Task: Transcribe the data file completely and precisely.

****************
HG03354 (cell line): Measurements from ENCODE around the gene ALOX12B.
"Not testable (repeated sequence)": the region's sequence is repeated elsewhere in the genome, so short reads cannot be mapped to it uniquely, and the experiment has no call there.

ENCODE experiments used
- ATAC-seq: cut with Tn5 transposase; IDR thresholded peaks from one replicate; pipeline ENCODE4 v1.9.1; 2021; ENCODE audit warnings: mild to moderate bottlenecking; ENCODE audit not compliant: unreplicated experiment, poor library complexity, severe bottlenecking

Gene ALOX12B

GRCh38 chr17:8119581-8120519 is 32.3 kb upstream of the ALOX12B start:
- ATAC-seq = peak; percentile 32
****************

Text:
HG03354 (cell line): Measurements from ENCODE around the gene ALOX12B.
"Not testable (repeated sequence)": the region's sequence is repeated elsewhere in the genome, so short reads cannot be mapped to it uniquely, and the experiment has no call there.

ENCODE experiments used
- ATAC-seq: cut with Tn5 transposase; IDR thresholded peaks from one replicate; pipeline ENCODE4 v1.9.1; 2021; ENCODE audit warnings: mild to moderate bottlenecking; ENCODE audit not compliant: unreplicated experiment, poor library complexity, severe bottlenecking

Gene ALOX12B

GRCh38 chr17:8119581-8120519 is 32.3 kb upstream of the ALOX12B start:
- ATAC-seq = peak; percentile 32